Just quickly to start, in review of the Shakhtar Donetsk game on Wednesday and my previous article, it turned out the game wasn’t to be such an indication of our manager’s tactical nous/flexibility as I had anticipated. However we did learn to two things – the first being that di Matteo’s faith in the Mata/Oscar/Hazard combination appears resolute. Its flaws are clear and it still needs work, but, as long as all three are fit, it seems our manager will give them every opportunity to solve these flaws, regardless of opposition or occasion. The second thing we learned is how this new group of players thankfully seem to have inherited that same spirit and resilience we associate with the Mourinho era players. Late winners and dramatic comebacks are nothing new for Chelsea – to pull one off without John Terry, Frank Lampard, Ashley Cole or Didier Drogba in the team, to me felt extremely reassuring.

Unfortunately though, we were found lacking this spirit against Liverpool Sunday afternoon, conceding a 70th minute equaliser to draw 1-1 in a game we really should’ve won. The result certainly isn’t the end of the world. I think Liverpool were set up well and worked hard enough to deserve a point. Jose Enrique and Glen Johnson both played very well to stop us creating chances from the flanks – they also did brilliantly to deny Oscar space in the middle of the pitch, with the Brazilian often having to come deep or wide to collect the ball.

The main positive from the game for me was the performance of Cesar Azpilicueta, who I think showed all of the intelligence, composure and athleticism of a right back who belongs at a top European club. I have high hopes for him. Even more so than two points lost however, the major blow for Chelsea was the injury suffered by John Terry at the end of the first half. Playing in his first game back after suspension, and only minutes after scoring his 50th goal for the club, John had to be stretchered off after Luis Suarez landed awkwardly on his knee. The last couple of weeks without Terry have showed in my opinion just how important he still is for Chelsea. If this injury means he’s out for any prolonged period, then that does some serious damage to our hopes of winning the league.    



Anyway, a more important piece of news than the Liverpool result broke on Friday, which is that for the first time under the ownership of Roman Abramovich, Chelsea FC Plc recorded a profit for the year ending 30th June. This also came along with the announcement that the club had taken in a record £255m revenue, the fifth highest amount for any club last year.  

At first glance this was excellent news. Alright a public company making £1.4m profit isn’t a particularly exceptional achievement. For Chelsea however, whose previous best financial year under Abramovich was a £40m loss – you’d be forgiven for thinking this is a massive deal. With FFP regulations already being implemented as well, I think it’s understandable that we broadcasted the news so publically. Most likely in an attempt to show fans and UEFA that we’re taking the rules seriously and are fully capable of complying.

The announcement however, was not met without the challenges of a number of sceptics, and I have to confess now to being one of them. I’m not sceptical, as some were, over the convenience of the accounts ending in June and so not needing to include the purchase of Oscar and Eden Hazard. June is just where the financial year ends in football; it’s when every club sensibly closes their books.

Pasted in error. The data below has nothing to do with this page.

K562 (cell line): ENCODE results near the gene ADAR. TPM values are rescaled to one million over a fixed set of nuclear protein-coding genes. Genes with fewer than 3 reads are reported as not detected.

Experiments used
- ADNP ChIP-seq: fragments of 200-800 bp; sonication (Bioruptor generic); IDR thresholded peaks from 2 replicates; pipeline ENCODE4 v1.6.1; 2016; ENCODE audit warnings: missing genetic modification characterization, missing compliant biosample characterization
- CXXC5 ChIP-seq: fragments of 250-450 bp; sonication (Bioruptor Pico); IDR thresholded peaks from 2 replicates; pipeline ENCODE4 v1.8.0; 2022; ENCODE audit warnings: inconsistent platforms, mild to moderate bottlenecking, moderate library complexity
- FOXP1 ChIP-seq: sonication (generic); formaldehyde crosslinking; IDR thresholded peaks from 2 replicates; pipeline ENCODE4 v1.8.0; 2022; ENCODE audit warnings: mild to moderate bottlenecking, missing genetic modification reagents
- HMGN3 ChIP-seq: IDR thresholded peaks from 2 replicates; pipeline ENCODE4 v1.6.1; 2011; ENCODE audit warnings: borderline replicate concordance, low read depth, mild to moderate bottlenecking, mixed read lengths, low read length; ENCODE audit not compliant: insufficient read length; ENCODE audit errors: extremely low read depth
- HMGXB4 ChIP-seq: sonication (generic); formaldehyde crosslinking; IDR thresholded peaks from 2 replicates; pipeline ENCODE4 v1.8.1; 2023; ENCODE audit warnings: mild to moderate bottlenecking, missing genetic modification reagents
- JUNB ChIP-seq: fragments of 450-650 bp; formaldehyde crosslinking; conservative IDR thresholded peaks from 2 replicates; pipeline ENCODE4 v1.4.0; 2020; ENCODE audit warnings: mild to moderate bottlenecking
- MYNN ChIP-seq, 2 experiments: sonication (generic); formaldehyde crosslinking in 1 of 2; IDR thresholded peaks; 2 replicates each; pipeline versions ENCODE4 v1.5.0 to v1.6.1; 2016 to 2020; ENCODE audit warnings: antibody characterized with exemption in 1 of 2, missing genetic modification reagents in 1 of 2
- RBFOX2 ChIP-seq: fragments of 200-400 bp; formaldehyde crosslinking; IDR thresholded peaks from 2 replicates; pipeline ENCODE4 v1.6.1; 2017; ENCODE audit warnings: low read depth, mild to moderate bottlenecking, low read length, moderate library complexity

What I am sceptical over is that we haven’t seemed to have published a complete set of results, rather having just cherry picked certain pieces of information to share and ignored certain others (wage inflation for example). I’m also quite cynical at this stage just what has actually prompted this sudden turnaround. No doubt sponsorship deals struck with Delta, Gazprom, Audi and Sauber will have helped, the shifting of Drogba, Anelka, Bosingwa, Kalou, Meireles and Essien off the wage bill should’ve also made some difference. The fact remains however, we aren’t going to make a profit on transfer dealings every year, we aren’t going to win the Champions League every year and reap those financial benefits and we obviously can’t move on big earners each year either and hope to remain competitive. For now at least I find it hard to see past this profit as anything but a one off.


There’s been a lot of ridicule made over UEFA’s FFP regulations, with it being apparent that those with money to spend will have numerous loopholes to exploit and ways round the limitations it imposes. If this is true then why all of sudden have we managed to change are ways so drastically. Are we genuinely worried about failing to meet FFP requirements? Are we simply enjoying the financial benefits of are Champions League win and destined to relapse into the red if we cannot retain the trophy? Or, has Roman Abramovich finally decided to stop pouring money into the club in a bid to boost its self-sufficiency, or through desire to finally see a financial return on his investments. Is it combination of all three?

Like I said, I’m sceptical over just how much this figure of £1.4m profit means in the long run. Obviously we hope it is a genuine sign of things to come, but I won’t start getting excited or making assumptions until firstly, we see the year’s full financial results lodged with Companies House next week and then until we see if we can achieve similar results next year. If we can, then that would be a piece of news far more worthy of celebration.

What am I? A highly evolved male primate from England. A 21 year old accounting graduate. A lover of classic literature and European football. Keen blogger and essayist. Wannabe polemicist. Leftist. Humanist. Atheist. Scorpio. Always up for a debate. Gravatar: Christopher Hitchens/